Massive lakes could lie beneath ice of Jupiter moon
PARIS — A body of water as big as North America’s Great Lakes could lie beneath Europa, a shining enigmatic moon of Jupiter, astronomers reported on Wednesday.
The finding — if backed by a hoped-for unmanned robot mission — is exciting, for water is one of the key ingredients for life.
Its white icy shell brightly reflecting the distant Sun, Europa is the second closest satellite of Jupiter, the biggest planet of the Solar System.
Pictures of it sent back by the Galileo spacecraft during its 1995-2003 exploration point to a tortured surface of cracks and jumbled ice.
Seeking to understand how such weird topography evolved in a place with such dim sunlight, scientists believe that the answer lies in similar processes on Earth.
Beneath floating ice shelves and under glaciers that overlay volcanoes, interaction between ice and plumes of warm water gives rise to a phenomenon called chaos terrain, they say.
Their model suggests that Europa’s ice shell is about 10 kilometres (six miles) thick and within it are giant pockets of water, lying at depths as shallow as three kilometres (two miles).
Warm water from these sub-surface lakes wells up in plumes, causing the ice to become brittle, crack and then collapse.
The ice turnover would be a plus for the prospects for life, as it would transfer energy and nutrients between the sub-glacial lake and the surface.
“One opinion in the scientific community has been, ‘If the ice shell is thick, that’s bad for biology — that it might mean the surface isn’t communicating with the underlying ocean’,” said Britney Schmidt, a geophysicist at the University of Texas at Austin, who led the research.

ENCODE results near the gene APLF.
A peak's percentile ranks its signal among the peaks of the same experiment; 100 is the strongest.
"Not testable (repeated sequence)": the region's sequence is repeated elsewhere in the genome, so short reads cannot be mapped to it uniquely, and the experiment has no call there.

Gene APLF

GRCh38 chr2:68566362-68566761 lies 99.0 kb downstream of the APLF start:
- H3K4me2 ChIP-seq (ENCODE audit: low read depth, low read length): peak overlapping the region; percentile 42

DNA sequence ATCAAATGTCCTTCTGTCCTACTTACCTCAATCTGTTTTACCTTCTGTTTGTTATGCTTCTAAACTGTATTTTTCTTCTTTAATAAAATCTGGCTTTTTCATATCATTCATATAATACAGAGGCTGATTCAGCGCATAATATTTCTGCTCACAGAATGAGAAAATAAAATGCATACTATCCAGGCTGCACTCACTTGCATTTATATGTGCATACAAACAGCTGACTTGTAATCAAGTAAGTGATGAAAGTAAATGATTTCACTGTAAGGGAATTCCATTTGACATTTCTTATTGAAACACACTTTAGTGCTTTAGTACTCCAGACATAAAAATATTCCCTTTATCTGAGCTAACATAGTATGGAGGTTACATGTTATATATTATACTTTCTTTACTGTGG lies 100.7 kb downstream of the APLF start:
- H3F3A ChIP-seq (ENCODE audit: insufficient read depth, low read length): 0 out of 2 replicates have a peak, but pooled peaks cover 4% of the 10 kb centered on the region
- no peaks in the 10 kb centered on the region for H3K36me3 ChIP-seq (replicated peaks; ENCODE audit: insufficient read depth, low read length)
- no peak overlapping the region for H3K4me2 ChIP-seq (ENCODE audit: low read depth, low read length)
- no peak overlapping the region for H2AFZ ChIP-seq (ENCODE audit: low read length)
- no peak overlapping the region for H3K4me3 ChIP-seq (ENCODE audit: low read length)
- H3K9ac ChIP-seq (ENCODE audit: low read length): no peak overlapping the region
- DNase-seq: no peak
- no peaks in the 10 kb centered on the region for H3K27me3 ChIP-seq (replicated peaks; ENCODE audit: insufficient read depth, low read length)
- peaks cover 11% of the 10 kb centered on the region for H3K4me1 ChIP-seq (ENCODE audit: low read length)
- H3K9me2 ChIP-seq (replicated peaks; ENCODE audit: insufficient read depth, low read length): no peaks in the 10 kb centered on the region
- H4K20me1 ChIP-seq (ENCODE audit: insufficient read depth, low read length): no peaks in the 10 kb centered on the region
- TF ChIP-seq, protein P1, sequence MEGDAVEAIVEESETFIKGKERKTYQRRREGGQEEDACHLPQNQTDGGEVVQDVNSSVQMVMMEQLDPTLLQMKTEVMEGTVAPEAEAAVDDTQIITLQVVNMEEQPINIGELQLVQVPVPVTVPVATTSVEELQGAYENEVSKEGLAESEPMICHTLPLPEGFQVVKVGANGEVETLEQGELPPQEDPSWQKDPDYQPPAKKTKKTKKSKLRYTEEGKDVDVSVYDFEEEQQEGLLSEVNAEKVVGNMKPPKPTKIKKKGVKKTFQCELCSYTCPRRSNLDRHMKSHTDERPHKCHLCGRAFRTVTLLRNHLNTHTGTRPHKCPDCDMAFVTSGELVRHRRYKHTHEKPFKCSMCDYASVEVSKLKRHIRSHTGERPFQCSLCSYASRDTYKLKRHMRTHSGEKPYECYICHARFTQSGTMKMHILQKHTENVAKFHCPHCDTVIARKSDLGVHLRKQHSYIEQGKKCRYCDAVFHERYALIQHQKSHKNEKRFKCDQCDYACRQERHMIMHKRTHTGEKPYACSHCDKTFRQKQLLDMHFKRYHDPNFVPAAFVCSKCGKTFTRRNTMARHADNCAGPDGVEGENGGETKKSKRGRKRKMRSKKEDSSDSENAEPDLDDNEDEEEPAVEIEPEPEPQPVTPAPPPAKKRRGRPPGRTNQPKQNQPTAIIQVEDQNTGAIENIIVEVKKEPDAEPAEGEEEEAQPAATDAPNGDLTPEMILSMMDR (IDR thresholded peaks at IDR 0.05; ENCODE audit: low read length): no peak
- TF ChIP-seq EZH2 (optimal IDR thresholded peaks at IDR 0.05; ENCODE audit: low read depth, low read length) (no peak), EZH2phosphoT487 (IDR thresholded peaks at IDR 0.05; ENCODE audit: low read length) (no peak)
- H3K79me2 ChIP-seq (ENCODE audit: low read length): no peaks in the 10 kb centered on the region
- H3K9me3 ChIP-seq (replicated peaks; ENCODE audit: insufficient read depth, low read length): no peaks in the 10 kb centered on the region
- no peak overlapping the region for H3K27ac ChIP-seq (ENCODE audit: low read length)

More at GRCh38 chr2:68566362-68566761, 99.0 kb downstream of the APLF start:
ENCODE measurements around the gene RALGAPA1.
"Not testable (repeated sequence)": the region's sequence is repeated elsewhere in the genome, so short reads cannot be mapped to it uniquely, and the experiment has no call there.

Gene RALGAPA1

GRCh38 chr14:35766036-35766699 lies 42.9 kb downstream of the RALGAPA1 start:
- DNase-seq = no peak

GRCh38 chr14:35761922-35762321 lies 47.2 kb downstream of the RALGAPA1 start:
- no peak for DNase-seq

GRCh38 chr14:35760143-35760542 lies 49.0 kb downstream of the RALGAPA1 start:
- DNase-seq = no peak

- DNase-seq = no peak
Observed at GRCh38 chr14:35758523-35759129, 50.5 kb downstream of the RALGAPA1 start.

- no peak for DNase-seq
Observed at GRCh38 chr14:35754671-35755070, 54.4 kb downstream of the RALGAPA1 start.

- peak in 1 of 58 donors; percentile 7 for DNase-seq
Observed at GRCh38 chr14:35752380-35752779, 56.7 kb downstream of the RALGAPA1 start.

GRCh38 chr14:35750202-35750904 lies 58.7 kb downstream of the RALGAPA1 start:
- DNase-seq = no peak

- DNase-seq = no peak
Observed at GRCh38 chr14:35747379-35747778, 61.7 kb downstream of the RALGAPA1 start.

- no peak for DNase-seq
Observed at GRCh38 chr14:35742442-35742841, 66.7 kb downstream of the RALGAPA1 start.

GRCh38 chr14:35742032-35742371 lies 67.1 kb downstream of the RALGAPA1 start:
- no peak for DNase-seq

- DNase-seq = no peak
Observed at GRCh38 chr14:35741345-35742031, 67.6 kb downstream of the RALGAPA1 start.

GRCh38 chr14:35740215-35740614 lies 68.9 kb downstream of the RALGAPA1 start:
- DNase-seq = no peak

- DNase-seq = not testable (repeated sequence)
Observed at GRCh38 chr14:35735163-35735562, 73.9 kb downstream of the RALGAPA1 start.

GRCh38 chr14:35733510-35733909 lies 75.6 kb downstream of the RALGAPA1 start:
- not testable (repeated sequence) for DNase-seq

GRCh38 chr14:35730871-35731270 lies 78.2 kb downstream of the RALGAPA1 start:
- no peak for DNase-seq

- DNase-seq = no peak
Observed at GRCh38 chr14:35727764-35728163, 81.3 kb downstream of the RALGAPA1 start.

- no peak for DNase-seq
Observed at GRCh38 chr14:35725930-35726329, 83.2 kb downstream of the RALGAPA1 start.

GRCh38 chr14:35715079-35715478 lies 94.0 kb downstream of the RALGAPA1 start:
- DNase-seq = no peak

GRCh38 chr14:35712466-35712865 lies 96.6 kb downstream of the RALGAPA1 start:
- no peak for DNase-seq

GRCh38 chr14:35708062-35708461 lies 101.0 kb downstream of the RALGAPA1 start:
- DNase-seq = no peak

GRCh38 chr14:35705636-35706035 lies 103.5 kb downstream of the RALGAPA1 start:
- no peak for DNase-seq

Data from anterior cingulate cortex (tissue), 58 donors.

“Now we see evidence that even though the ice shell is thick, it can mix vigorously. That could make Europa and its ocean more habitable.”
The study, published in the British journal Nature, adds to a file of knowledge about ice moons of giant gassy planets.
The Saturnian moon Enceladus is likewise believed to harbour a salty sea between its rocky core and icy crust.
Theorists suggest the tiny moon is geologically active thanks to a phenomenon called tidal heating.
It suffers a ripping gravitational pull from its giant mother, and from the nearby satellites of Dione and Janus.
As a result, according to their hypothesis, its guts are stretched and squeezed, causing friction that warms the sub-surface ocean.
In the case of Europa, the tidal flexing would be exerted by Jupiter and Io, the innermost Jovian satellite.
A mission to explore the strange worldlet is on the shortlist of candidates for future planetary explorations by NASA, the university said.